Day 1: Arriving in Accra
Emily: I was slightly apprehensive arriving in Africa for the first time, but also felt a rush of empathy because even in the capital city, people were begging on the streets. I could smell sweat, dirt, dust and mostly sweet food.
George: One of the first things that struck me about Accra was the concoction of languages I could hear all around me. There are 11 “official” Ghanaian languages. The smiling attitude and positive outlook on all situations is something that made me feel so welcome.
Meeting the Ghanaian National Coalition Campaign (GNECC)
Emily: We met Bright Appiah from the GNECC, part of the Global Campaign for Education, who told us about the lack of trained teachers, students dropping out of school due to farming, or helping at home, lack of accommodation for teachers, and a bucket load of other issues. Nevertheless, Bright regards the Ghanaian education system as a “model” for other African countries – enrolment has risen and gender equality has improved.
George: Although basic education is “free and compulsory” we learnt that there are still 440,000 children out of education in Ghana and one of the main barriers is the cost of uniform.
Going north: From Accra to Bawku
George: We then began a long journey with the charity ActionAid to the upper east region of Ghana. A flight to Tamale and then a five-hour car ride to Bawku, which was both thrilling and frightening, swerving to avoid animals, people and potholes.
Day 2: Visiting children in Bansi community
Emily: We travelled to a village where the mud huts were small, round, and infested with flies and other insects. Most people survive from farming soya beans, maize, and onions from the dry and dusty earth. There were failing crops and bony animals further than my eyes could see. We visited Lariba, an 11-year-old girl whose widowed mother of four struggles to feed the family. The costs of school uniform and shoes are out of her reach.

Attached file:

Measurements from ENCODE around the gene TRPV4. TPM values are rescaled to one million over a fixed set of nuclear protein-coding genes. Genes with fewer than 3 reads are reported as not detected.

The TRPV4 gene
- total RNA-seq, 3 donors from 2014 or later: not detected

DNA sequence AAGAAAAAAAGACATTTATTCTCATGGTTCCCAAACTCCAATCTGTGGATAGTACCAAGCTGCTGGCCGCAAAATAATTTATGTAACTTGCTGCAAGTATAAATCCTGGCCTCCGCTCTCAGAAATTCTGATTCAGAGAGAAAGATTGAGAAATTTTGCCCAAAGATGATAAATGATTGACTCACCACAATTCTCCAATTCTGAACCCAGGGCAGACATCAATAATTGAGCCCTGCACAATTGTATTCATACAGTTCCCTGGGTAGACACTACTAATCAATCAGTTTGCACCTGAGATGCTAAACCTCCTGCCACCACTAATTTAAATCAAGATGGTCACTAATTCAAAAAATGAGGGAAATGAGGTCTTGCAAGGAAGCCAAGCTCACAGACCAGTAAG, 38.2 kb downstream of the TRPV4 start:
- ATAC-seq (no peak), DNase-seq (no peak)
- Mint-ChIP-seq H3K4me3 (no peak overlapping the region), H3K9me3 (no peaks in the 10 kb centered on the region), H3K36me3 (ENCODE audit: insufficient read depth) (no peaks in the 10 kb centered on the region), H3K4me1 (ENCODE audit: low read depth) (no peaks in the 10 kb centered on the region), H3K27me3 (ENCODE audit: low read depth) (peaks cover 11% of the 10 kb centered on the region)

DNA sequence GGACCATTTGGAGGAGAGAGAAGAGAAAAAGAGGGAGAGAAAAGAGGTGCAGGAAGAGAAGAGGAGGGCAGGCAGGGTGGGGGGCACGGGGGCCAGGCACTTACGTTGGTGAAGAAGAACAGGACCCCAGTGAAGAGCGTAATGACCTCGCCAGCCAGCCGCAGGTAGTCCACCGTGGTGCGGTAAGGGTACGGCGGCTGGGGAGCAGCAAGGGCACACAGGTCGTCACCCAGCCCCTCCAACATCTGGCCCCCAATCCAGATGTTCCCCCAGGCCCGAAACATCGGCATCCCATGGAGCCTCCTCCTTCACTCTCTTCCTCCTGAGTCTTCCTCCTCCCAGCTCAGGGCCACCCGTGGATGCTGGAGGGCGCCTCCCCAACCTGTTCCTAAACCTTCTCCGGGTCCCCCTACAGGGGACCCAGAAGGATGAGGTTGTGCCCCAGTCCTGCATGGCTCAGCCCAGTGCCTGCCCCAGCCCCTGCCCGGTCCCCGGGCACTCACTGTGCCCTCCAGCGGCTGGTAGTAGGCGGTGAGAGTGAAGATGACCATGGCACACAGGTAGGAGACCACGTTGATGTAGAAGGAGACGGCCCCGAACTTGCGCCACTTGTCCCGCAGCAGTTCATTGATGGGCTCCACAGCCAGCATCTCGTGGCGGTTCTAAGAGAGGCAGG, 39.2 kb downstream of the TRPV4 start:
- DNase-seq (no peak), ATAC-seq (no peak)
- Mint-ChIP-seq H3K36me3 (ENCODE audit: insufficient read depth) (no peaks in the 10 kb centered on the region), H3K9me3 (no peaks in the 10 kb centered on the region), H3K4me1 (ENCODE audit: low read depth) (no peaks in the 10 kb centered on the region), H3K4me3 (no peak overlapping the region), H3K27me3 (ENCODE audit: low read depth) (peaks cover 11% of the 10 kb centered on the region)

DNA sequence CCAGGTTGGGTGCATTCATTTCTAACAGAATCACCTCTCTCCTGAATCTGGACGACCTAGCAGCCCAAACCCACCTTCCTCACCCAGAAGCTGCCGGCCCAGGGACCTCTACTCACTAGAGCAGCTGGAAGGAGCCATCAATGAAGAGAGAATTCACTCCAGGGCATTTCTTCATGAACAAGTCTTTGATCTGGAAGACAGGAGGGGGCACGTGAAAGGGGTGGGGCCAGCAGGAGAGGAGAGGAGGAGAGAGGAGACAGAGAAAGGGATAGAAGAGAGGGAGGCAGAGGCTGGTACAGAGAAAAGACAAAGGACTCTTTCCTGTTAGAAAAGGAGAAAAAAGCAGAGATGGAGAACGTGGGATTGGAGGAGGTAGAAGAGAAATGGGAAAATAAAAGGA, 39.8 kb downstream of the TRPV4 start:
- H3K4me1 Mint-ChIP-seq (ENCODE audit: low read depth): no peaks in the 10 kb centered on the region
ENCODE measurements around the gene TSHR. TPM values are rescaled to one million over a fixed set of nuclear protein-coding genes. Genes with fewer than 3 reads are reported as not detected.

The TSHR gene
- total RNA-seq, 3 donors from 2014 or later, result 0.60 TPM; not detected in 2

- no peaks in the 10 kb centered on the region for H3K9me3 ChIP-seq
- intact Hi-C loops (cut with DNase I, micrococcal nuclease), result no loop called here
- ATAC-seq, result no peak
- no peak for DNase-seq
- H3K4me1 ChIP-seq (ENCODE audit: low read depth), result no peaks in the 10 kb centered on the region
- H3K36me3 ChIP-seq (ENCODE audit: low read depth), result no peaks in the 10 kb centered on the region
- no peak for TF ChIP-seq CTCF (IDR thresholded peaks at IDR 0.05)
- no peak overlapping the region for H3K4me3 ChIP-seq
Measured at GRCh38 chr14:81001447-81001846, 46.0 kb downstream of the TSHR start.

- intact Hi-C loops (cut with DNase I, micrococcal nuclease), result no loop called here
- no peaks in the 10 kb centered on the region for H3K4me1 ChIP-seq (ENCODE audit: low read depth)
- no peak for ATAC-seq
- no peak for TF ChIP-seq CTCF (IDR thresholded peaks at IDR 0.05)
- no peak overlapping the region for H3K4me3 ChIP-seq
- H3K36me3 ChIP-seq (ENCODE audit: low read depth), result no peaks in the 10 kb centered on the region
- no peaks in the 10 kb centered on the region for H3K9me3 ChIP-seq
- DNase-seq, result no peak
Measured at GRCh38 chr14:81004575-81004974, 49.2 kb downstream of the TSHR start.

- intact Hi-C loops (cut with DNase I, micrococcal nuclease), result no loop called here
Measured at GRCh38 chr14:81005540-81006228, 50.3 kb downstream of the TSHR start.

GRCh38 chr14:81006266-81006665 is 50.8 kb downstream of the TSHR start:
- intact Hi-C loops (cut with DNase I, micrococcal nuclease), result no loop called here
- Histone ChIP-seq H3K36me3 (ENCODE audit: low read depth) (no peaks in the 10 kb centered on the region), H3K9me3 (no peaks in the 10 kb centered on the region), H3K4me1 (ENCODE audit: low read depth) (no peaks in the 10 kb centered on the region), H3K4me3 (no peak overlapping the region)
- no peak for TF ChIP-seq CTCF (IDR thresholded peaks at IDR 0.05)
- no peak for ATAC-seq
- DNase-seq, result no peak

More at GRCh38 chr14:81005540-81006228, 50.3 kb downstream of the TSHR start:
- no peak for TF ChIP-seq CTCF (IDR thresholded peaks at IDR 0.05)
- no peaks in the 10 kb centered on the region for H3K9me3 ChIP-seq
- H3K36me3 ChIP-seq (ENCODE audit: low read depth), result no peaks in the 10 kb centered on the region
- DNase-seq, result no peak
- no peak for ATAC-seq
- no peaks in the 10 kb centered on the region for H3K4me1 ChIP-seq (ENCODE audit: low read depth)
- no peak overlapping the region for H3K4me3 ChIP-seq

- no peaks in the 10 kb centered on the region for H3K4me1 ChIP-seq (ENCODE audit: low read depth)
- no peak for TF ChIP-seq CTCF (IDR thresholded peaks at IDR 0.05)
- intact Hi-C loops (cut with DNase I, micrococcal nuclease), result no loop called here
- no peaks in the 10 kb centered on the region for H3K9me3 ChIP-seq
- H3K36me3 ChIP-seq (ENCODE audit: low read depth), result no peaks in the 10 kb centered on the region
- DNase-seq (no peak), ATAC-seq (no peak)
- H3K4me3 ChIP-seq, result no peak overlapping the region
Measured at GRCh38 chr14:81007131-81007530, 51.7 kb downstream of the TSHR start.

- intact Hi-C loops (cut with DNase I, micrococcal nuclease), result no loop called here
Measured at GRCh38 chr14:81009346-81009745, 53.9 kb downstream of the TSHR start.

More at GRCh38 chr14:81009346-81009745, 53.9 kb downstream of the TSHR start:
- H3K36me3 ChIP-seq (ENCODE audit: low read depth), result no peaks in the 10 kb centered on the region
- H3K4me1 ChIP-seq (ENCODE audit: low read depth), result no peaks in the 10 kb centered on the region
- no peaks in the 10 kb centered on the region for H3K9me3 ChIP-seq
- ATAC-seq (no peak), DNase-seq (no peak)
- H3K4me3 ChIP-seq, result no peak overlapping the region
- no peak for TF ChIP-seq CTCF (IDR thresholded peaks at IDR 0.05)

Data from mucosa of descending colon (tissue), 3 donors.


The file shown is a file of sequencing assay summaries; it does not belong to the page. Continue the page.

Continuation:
Lariba accompanies her mother every morning to collect cow dung to be sold as fertiliser. Her mother realises the importance of education as a vital way out of poverty, but she just can’t afford to send her children to school. Lariba told me: “I don’t feel happy when my friends Grace and Mafia leave for school and I am left all alone.”
I helped her sweep her front yard with a broom made of sticks. It was hard work and put a strain on my back and Lariba’s. She said: “I don’t know what I want to do in the future, but I know I don’t want to do what I’m doing now.”
George: We also spent time with 13-year-old Ayabil who has also never been to school. His older sister Cecilia goes to school, because she works to pay for the fees, but Ayabil is needed to work on his father’s farm. It is simply a catastrophe, yet we found that these stories are common. He would like to join his friends at school and it was moving to hear how he admires them: “I like seeing them neat in their uniform and know they will have a good future”.
We had the chance to help him water his onion garden, which he does in the early morning and in the evening. His onion garden was across the White Volta River, so we accompanied him across the waters, to be told on the other side that we were now in Burkina Faso – I have now visited two African countries! That encapsulates the sheer craziness of this country, and the desperate lengths people go to in order to survive.